Baking quality into your data pipeline

Organizations when start on their data analytics journey, it mostly begins as an MVP (Minimum Viable Product) and evolved over time. While that is exactly how things should go – sometimes they miss out on building the foundations right as they evolve their MVP. A big factor that get’s missed is around data quality, data governance & stewardship.

From my experience building a data pipeline it not the challenging part – ensuring data saved in our warehouse is of quality (fit for purpose) is the tricky part. Unfortunately this is easier said than done and requires some foundational work and structure to consistently deliver quality data.

About the talk

In this talk at TestBash New Zealand 2020 I gave a quick introduction to how data analytics works and discussed some basics of building quality into your data pipeline.

It all starts with data

It’s surprising how easy it is for teams to forget the importance of having ‘fit for purpose’ data – be that for business intelligence, analytics and especially AI / ML initiatives. This is precisely what I like to remind teams I work with is – it all starts with having the right data.

The Pipeline

For building enterprise data assets, often we get data from a lot of different sources across the organization & perhaps from 3rd part sources also. These sources have their own paradigms in which the data is developed and consumed, and may not always be consistent with one another.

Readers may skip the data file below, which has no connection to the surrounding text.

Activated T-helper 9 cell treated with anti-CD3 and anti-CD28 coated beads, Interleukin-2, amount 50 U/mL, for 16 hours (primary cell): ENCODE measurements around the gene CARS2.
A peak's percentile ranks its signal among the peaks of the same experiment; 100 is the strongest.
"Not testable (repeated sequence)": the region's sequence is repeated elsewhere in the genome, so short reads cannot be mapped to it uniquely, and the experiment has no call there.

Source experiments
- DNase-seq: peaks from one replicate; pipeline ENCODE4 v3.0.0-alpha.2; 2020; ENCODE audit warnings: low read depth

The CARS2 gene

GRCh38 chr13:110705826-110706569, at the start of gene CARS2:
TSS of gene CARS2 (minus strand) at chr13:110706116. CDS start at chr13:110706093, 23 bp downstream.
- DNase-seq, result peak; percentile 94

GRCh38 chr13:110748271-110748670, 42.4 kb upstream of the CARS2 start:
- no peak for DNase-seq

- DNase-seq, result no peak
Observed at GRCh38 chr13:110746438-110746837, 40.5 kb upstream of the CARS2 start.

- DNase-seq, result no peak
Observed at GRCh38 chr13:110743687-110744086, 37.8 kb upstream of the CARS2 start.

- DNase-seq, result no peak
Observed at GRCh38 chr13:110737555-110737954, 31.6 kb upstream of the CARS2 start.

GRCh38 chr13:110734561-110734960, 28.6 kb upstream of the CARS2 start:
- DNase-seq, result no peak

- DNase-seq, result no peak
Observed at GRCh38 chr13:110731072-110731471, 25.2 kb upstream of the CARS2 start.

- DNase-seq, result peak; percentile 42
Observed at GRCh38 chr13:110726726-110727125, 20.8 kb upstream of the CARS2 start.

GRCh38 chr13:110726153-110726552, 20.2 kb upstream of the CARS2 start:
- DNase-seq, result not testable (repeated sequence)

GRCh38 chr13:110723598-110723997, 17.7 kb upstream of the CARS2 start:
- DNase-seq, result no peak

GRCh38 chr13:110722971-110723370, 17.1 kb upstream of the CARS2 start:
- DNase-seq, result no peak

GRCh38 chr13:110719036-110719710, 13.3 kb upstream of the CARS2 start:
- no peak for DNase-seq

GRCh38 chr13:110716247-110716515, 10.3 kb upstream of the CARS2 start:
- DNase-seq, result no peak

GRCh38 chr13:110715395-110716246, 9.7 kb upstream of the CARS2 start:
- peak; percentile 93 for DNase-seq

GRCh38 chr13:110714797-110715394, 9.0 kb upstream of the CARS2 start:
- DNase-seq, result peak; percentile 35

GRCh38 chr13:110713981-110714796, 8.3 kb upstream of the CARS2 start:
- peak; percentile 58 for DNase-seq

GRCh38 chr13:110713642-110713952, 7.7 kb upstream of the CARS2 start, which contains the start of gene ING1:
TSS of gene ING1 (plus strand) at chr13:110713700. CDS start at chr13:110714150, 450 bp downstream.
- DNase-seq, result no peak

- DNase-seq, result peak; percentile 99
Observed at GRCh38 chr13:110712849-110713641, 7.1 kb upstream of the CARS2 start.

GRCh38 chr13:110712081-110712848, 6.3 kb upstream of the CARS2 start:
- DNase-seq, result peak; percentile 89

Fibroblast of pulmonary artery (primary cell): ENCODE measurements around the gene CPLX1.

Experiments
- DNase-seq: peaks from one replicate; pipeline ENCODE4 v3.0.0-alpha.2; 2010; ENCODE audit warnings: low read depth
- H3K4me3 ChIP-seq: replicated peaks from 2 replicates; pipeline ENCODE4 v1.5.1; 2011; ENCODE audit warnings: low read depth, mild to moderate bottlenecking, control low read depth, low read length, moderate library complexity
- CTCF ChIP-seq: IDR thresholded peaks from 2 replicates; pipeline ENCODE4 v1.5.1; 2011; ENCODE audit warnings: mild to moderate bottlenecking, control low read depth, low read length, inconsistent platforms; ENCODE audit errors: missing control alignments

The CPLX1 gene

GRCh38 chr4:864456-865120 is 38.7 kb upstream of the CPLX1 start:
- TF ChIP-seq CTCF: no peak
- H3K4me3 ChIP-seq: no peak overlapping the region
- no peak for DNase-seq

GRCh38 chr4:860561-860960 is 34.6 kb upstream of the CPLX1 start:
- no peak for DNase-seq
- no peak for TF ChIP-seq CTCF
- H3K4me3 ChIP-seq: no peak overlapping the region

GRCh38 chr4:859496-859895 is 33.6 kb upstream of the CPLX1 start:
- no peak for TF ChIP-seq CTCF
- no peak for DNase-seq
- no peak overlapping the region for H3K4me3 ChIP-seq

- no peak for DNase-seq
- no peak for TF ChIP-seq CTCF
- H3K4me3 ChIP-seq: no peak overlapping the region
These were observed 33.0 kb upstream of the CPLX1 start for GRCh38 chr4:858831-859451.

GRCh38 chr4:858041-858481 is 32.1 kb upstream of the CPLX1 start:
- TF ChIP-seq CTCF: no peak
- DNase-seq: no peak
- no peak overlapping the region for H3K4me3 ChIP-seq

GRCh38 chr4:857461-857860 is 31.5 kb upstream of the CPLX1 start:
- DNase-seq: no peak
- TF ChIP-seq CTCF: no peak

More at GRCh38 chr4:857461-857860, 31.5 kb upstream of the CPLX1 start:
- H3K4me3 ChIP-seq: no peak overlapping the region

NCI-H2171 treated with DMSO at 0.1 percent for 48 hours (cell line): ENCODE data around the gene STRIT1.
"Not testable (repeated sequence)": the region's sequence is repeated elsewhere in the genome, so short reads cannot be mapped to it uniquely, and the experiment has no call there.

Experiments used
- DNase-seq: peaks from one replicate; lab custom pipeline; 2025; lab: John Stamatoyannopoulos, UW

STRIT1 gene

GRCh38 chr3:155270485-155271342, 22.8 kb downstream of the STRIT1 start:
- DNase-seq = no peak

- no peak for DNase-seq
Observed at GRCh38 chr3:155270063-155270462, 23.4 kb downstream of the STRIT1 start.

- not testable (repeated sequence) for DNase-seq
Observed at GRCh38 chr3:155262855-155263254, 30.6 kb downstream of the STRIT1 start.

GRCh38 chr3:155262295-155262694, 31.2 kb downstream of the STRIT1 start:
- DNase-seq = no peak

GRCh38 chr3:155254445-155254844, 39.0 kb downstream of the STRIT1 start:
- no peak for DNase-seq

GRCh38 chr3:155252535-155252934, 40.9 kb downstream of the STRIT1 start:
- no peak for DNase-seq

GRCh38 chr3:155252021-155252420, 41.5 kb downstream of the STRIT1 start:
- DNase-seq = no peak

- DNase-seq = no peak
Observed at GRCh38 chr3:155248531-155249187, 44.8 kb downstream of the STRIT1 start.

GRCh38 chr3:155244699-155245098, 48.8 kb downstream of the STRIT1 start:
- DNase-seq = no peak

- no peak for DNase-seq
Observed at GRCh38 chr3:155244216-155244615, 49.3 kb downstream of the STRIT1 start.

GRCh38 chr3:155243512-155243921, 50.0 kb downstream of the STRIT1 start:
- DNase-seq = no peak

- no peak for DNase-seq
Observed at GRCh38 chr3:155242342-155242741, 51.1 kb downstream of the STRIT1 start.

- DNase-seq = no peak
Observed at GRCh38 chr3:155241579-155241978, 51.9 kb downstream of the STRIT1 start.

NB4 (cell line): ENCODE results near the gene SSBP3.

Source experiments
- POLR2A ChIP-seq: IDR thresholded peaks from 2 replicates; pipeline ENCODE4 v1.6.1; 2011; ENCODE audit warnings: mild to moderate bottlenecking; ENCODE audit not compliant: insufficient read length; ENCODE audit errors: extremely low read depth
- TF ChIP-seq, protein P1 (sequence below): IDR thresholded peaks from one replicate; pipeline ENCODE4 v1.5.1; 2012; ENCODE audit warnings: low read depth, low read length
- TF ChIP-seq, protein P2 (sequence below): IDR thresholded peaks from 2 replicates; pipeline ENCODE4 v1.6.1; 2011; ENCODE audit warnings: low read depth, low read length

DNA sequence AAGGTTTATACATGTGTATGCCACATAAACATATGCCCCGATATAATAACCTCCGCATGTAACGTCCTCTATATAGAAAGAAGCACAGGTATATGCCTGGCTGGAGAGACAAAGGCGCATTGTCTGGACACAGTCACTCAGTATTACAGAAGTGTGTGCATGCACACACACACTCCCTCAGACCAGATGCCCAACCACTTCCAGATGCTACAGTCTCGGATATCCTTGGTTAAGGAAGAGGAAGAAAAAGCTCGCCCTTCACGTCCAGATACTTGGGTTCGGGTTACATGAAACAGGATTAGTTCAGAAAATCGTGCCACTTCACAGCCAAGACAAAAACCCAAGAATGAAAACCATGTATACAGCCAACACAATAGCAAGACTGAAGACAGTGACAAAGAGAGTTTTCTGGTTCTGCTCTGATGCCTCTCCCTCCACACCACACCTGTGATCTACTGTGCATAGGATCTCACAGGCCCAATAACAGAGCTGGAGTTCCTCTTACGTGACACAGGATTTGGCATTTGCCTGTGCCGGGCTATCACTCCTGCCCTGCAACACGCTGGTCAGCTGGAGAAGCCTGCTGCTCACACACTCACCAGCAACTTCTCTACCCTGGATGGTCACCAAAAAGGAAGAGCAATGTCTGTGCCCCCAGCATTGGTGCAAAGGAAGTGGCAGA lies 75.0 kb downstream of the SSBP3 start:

To homogenize all this data and make it fit for purpose, it passes through a lot of different stages of cleansing, curating, transforming and modelling. All these activities combined are called the data pipeline.

Image below gives a high level overview of a sample data pipeline:

Data Quality

To get the desired output from analytics, the quality of data across the data pipeline has to be measured and fixed. It happens at the analytics stage we get data which might not add up. Backtracking from there to figure out exactly what went wrong is a tedious job.

To avoid this, data quality must be measured across all stages. Here is a sample process to writing these quality checks:

At different stages, different type of data quality checks might be more important. While ingesting data we would be more concerned if the source data is as per the defined schema. As we move along the pipeline the objectives of the checks change according to the underlying ETL process.

Getting quality of the data right is always a journey and never ends. Being agile about this and consistently working on feedback gathered from these quality checks is paramount for success in any data analytics initiative.

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